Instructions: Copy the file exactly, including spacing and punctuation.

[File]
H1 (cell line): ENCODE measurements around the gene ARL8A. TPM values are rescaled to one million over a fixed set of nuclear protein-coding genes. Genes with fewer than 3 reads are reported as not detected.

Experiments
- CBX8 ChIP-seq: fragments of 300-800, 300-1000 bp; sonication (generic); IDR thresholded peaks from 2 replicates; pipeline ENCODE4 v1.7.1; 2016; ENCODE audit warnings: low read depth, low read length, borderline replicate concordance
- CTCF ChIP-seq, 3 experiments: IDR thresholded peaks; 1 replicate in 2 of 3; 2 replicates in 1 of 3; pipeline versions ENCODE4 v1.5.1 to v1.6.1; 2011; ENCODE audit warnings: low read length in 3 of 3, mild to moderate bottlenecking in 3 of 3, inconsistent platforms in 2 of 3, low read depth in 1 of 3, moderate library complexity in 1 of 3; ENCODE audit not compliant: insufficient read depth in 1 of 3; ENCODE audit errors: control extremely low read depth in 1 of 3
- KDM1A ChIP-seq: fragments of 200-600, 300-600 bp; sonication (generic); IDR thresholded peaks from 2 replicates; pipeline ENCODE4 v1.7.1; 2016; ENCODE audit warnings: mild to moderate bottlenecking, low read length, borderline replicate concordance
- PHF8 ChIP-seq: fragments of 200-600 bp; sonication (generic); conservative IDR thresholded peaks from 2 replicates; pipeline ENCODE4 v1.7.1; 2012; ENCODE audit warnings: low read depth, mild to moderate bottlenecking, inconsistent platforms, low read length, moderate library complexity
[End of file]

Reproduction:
H1 (cell line): ENCODE measurements around the gene ARL8A. TPM values are rescaled to one million over a fixed set of nuclear protein-coding genes. Genes with fewer than 3 reads are reported as not detected.

Experiments
- CBX8 ChIP-seq: fragments of 300-800, 300-1000 bp; sonication (generic); IDR thresholded peaks from 2 replicates; pipeline ENCODE4 v1.7.1; 2016; ENCODE audit warnings: low read depth, low read length, borderline replicate concordance
- CTCF ChIP-seq, 3 experiments: IDR thresholded peaks; 1 replicate in 2 of 3; 2 replicates in 1 of 3; pipeline versions ENCODE4 v1.5.1 to v1.6.1; 2011; ENCODE audit warnings: low read length in 3 of 3, mild to moderate bottlenecking in 3 of 3, inconsistent platforms in 2 of 3, low read depth in 1 of 3, moderate library complexity in 1 of 3; ENCODE audit not compliant: insufficient read depth in 1 of 3; ENCODE audit errors: control extremely low read depth in 1 of 3
- KDM1A ChIP-seq: fragments of 200-600, 300-600 bp; sonication (generic); IDR thresholded peaks from 2 replicates; pipeline ENCODE4 v1.7.1; 2016; ENCODE audit warnings: mild to moderate bottlenecking, low read length, borderline replicate concordance
- PHF8 ChIP-seq: fragments of 200-600 bp; sonication (generic); conservative IDR thresholded peaks from 2 replicates; pipeline ENCODE4 v1.7.1; 2012; ENCODE audit warnings: low read depth, mild to moderate bottlenecking, inconsistent platforms, low read length, moderate library complexity